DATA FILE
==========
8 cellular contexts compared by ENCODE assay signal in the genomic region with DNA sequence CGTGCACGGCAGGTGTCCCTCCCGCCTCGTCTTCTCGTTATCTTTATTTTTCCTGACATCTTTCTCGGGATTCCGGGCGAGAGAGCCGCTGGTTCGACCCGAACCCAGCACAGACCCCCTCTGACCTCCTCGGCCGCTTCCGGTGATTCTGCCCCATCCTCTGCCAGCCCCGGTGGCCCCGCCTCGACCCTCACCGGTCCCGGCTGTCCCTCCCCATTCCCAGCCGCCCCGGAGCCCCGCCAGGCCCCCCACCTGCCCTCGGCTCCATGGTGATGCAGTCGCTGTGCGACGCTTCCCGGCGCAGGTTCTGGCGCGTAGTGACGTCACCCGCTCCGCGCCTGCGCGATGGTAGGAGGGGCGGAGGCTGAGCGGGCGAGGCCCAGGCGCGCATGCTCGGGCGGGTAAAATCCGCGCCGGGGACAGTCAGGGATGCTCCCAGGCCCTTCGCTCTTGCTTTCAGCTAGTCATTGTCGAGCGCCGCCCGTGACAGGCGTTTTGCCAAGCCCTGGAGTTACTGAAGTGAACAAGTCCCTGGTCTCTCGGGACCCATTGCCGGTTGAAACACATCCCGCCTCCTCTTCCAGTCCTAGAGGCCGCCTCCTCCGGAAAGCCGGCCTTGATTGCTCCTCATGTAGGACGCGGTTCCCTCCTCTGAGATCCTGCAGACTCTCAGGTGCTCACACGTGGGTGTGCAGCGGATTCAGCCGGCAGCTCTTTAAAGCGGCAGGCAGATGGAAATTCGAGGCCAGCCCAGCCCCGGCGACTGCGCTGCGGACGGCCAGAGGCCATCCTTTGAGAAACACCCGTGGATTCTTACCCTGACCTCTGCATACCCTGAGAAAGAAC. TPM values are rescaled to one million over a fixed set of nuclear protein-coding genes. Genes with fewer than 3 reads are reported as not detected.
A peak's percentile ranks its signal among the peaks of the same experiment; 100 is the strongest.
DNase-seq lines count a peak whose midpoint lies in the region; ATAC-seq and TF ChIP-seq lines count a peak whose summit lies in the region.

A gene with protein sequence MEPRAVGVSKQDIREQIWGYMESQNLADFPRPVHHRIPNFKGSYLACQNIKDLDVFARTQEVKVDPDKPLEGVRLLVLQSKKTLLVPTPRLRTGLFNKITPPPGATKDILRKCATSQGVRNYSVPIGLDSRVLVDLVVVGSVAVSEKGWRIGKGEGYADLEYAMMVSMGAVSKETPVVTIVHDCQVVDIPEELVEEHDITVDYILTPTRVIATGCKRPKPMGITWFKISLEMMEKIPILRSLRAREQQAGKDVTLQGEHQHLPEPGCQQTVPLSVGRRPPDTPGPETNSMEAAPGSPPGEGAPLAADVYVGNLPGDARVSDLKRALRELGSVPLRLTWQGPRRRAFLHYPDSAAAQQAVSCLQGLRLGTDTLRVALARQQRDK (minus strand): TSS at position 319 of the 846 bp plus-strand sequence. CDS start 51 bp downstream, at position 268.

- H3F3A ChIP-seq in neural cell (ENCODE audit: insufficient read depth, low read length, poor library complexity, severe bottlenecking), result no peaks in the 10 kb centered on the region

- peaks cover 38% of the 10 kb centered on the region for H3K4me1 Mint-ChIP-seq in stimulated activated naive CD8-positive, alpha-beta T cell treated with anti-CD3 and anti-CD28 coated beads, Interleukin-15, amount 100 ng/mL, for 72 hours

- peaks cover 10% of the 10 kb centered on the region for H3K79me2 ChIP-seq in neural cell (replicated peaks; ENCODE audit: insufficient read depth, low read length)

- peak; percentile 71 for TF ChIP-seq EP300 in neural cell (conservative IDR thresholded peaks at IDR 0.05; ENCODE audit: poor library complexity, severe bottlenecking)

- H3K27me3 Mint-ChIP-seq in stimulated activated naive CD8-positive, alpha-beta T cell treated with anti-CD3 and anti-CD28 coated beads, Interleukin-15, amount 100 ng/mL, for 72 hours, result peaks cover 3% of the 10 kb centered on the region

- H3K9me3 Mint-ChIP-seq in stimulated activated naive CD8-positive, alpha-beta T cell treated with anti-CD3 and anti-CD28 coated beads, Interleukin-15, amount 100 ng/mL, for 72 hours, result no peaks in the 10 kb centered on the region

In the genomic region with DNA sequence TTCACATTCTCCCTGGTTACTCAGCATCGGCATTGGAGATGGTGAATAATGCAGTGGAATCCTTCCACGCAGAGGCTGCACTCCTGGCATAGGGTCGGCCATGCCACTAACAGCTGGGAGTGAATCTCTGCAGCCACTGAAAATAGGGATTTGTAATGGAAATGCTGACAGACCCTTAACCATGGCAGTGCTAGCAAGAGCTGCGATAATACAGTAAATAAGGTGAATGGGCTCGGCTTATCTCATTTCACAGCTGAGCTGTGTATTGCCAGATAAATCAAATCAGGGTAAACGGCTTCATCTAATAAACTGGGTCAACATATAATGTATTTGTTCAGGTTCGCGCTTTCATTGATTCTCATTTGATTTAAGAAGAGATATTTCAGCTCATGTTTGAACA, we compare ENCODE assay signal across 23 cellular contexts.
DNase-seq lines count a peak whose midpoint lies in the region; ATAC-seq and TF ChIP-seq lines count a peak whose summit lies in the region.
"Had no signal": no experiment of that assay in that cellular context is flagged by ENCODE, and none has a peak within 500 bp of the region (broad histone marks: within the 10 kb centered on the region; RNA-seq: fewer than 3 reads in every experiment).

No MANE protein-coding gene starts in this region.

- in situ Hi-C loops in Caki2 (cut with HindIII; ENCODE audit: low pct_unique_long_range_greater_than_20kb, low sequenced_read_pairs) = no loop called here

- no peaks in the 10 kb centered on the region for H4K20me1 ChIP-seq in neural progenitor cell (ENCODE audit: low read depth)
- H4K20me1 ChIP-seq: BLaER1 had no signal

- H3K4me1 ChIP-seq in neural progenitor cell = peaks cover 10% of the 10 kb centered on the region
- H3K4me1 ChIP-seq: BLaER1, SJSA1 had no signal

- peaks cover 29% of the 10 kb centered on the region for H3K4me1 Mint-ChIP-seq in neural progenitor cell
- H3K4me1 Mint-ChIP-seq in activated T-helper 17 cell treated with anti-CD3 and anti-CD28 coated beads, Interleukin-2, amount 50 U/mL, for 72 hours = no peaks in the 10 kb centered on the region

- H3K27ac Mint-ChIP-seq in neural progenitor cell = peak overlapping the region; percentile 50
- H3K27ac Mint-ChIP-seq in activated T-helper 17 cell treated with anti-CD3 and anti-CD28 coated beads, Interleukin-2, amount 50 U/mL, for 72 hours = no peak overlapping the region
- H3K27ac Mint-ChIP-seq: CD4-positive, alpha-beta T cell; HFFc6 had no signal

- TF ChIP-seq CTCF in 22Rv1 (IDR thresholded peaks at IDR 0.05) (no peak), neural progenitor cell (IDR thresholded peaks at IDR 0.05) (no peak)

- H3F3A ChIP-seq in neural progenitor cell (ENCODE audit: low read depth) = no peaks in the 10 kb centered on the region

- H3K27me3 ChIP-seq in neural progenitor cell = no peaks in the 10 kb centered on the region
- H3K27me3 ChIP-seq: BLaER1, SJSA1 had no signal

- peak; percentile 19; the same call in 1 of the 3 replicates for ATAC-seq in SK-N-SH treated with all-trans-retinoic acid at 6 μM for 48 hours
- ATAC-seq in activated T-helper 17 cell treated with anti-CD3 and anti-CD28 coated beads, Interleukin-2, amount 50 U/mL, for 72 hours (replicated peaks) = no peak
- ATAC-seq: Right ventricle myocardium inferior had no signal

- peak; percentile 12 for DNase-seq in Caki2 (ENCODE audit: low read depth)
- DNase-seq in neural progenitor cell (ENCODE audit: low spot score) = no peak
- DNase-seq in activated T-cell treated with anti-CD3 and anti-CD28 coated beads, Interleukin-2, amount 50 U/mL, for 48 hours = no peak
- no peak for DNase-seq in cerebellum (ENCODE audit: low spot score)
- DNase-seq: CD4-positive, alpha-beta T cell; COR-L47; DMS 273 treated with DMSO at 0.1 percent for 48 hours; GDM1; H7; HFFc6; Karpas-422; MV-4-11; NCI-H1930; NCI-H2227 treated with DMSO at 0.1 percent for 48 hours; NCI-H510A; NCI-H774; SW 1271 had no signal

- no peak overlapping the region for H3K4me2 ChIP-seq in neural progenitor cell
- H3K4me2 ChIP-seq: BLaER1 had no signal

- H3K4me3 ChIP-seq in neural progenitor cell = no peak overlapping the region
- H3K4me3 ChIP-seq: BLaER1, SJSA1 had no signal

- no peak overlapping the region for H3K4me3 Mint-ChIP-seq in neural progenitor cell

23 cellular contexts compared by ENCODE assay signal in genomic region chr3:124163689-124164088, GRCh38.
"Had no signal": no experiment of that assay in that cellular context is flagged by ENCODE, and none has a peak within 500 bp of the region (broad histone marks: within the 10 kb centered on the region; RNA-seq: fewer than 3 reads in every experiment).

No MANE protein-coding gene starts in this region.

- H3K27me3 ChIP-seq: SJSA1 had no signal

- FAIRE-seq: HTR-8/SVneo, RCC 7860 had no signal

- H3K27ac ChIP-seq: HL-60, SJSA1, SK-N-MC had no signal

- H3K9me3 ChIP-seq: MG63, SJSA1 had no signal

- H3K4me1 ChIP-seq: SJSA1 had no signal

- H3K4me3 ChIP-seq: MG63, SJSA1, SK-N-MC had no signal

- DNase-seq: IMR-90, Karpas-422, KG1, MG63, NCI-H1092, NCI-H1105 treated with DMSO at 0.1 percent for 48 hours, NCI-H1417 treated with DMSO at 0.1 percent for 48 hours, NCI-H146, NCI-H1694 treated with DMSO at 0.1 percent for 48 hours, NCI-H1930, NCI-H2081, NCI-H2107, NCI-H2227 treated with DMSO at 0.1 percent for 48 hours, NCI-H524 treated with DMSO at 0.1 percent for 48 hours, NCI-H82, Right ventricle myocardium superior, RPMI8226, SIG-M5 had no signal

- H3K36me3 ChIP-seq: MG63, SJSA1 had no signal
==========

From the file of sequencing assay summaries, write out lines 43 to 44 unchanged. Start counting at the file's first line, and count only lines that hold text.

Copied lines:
"Had no signal": no experiment of that assay in that cellular context is flagged by ENCODE, and none has a peak within 500 bp of the region (broad histone marks: within the 10 kb centered on the region; RNA-seq: fewer than 3 reads in every experiment).

No MANE protein-coding gene starts in this region.